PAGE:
[Advaita-l] On the nature of muula avidya

subhanu saxena subhanu at hotmail.com
Sun Oct 30 18:04:51 CDT 2011

Sri Sadananda wrote: 

This write up is
based on my notes of the talk by Swami Paramarthanandaji on 2/11/2011,
summarizing the 3rd chapter of Naishkarmya Siddhi.  

Namaste, I would propose a modification of the order and
content of points mentioned in your note as follows to be more in line with
what Suresvara actually says both in Naishkarmya Siddhi (N.S.) and
Brihadaranyaka and Taittiriya Upanishad Bhashya Vārtikās  (BUBV and TUBV respectively below). I am fully
aware that you have recorded notes based on another person’s talks so please
excuse me if I mis-represent any of the points made. I also make these points
solely for the purpose of ātma-vichāra to aid seekers to deeply
reflect on the teachings of the shāstra
and to encourage them to directly study the vārtikās
of Suresvara to find the meanings for themselves with their teachers. In the
interests of brevity I will only provide full quotations for a few of the vārtikās,
but will give the references for people to look at the source verses
themselves. Some verses have been posted by me in full before. If anybody would
like the original verses and a translation of the verses referenced then please
email me directly so as not to clog up the list: 

1)      Nature of ignorance in Suresvara’s works 

Sri Sadananda:  The nature of fundamental ignorance: Sureswara
says its essential nature is anirvacanIyam or inexpressible. That means it is
sat assat vilakshaNam – It cannot be that it is real or sat, since only Brahman
which is of the nature of  pure knowledge
is real, and Brahman being infinite there cannot be any other reality. Real is
that which cannot be negated at any time and therefore is eternal. Thus
ignorance cannot be sat or real. The ignorance is also not asat or unreal,
since it is experienced by everyone.

Suresvara actually says something different to the above.
Ignorance is purely a mental notion [eg BUBV 2.1.267, BUBV 4.3.1530] of the
nature of mixing one thing for another [N.S. 2.100], because the ātman has not been known through
lack of critical reflection [BUBV 1.4.444]. If one were to open at random the
BUB Vārtikā at any verse then there
is a highly likelihood that you will find a verse within 50 either side that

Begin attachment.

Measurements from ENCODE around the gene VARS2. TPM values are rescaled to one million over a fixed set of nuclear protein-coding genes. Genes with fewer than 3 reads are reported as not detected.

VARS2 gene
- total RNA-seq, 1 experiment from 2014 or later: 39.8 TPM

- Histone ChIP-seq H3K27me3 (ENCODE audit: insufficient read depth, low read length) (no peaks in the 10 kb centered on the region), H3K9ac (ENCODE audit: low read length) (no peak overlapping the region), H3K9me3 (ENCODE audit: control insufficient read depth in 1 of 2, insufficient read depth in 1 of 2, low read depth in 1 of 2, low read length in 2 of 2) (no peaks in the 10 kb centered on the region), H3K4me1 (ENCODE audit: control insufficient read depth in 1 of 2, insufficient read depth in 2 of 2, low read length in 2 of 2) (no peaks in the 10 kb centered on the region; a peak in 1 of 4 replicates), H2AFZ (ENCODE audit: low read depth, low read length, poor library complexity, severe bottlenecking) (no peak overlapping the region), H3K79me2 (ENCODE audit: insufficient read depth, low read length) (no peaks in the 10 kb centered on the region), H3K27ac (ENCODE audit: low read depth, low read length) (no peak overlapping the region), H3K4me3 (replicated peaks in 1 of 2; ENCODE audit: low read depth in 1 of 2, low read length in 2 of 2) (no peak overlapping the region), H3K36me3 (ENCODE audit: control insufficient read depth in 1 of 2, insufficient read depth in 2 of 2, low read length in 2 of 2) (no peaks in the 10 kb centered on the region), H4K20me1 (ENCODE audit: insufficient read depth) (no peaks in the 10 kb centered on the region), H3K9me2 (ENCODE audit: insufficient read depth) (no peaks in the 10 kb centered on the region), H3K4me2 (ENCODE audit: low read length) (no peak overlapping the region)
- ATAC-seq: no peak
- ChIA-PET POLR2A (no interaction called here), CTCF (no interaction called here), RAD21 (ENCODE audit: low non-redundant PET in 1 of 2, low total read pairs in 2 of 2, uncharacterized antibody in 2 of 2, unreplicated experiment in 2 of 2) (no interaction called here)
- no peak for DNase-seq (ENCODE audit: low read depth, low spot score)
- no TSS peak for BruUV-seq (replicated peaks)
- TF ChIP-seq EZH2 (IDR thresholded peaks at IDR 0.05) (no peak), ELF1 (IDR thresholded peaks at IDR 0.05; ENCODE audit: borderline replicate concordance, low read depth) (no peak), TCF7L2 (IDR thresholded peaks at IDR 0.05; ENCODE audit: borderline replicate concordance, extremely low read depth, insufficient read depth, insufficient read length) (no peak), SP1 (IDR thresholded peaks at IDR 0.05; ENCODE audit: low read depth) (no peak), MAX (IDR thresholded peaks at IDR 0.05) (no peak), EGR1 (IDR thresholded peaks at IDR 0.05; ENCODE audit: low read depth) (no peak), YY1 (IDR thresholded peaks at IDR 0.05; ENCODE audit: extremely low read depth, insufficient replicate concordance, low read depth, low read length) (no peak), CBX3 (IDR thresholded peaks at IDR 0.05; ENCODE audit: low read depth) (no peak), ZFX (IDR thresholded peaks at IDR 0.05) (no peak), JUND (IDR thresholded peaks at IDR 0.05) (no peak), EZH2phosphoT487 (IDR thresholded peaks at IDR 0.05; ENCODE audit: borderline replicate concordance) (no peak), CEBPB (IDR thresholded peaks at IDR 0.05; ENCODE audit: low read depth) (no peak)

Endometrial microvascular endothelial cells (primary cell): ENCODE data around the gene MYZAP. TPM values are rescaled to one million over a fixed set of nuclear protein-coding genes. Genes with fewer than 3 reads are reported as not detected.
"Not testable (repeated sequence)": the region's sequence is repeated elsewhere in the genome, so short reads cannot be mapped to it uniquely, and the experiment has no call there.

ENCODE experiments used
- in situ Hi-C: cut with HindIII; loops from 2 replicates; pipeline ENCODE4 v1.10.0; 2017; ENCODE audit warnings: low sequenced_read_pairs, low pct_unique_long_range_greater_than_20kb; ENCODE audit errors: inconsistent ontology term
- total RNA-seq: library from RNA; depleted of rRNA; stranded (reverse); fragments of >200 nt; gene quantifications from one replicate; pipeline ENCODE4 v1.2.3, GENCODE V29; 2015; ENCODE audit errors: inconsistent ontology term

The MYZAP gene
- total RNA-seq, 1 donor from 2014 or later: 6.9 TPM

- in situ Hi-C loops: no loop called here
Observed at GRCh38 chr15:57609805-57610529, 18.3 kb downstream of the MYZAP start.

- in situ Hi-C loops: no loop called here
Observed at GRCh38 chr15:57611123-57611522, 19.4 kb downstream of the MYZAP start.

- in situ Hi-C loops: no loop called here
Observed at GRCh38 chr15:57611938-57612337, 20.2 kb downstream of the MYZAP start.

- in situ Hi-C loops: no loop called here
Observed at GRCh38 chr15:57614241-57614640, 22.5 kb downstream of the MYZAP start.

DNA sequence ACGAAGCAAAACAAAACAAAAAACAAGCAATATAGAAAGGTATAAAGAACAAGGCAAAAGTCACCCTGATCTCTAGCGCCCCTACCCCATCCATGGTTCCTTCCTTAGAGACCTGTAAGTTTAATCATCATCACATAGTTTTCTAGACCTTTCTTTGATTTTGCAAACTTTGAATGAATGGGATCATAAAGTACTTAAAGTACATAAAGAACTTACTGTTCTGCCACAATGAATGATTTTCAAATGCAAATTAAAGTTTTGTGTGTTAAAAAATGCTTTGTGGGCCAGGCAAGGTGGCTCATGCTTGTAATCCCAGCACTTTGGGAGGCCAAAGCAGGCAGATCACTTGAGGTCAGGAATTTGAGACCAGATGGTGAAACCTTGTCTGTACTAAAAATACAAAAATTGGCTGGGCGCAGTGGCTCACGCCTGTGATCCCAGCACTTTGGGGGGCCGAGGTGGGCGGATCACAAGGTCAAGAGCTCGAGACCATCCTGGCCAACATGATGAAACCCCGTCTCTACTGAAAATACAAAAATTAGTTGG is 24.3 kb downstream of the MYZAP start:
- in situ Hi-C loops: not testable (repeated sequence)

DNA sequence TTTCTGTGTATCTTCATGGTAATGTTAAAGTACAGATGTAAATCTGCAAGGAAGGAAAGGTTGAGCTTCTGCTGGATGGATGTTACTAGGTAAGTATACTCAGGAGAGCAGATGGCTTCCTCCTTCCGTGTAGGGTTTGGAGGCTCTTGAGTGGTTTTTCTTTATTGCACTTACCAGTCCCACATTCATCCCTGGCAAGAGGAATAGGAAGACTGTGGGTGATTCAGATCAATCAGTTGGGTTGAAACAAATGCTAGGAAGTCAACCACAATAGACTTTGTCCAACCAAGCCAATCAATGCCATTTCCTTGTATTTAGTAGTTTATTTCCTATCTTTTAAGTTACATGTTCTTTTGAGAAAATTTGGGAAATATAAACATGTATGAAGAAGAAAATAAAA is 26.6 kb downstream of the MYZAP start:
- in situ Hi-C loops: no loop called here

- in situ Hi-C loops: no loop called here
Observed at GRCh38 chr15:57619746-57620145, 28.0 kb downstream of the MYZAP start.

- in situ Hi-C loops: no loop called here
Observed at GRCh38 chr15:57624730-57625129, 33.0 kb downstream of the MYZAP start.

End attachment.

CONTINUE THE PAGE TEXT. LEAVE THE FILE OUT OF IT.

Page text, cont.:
refers to the lack of critical reflection as the only reason we have not known ātman
.  In fact the only cause for confusion
admitted in Vedānta is that the Ātman  has not been known: 

hi vedāntasiddhānte hyajnātātmātirekataḥ ।

sānkhyānām iva siddhānte labhyate kāraṇāntaram  ॥[BUBV 4.4.179]

in the Vedānta siddhānta, no other cause
exists, other than the unknown Ātman 

is in contrast to other systems such as Sānkhya etc (which postulate a material cause for the universe) 

our ignorance must be notional and not real or some other indeterminate entity
or force, since it would destroy the very basis of the tradition that only
knowledge removes ignorance, for knowledge can only remove a notion, not a
thing or a force. Suresvara echoes his teacher Shankara’s statement in BUB 1.4.10
jnāpakam hi shāstram na kārakam in the following:

jnāpakāni hi shāstraṇi kārakāṇi na kutrachit [BUBV 1.4.1262]

shastras inform and do not anywhere create 

the statement that avidyā  is mithyā+ajnānam, an anirvachīniya shakti is explicitly
refuted in BUBV 1.4.425:

mithyājnānam katham vastu na hi
mitthyeva vastu sat ।

mithyā tad vastu chetyuktir mahatām iva shobhate ॥ [BUBV 1.4.425]

How can Mithyājnānam be an entity since a
false entity cannot exist?

statement that something can be false (non-existent) and also existent befits
only the great 

rare example of quite a sarcastic statement by Suresvara to reject anirvachanīyatā of ignorance, possibly to
show the force with which he wished to make the point. Suresvara is consistent
with his teacher in describing ignorance as having no existence in the past,
present or future at any time: 

tattvamasyādivākyottha-samyagdhī-janma-mātrataH |

saha kāryeṇa nāsIdasti
bhaviṣyati || [S.V. 183]

On the rise of right knowledge from sentences such as tat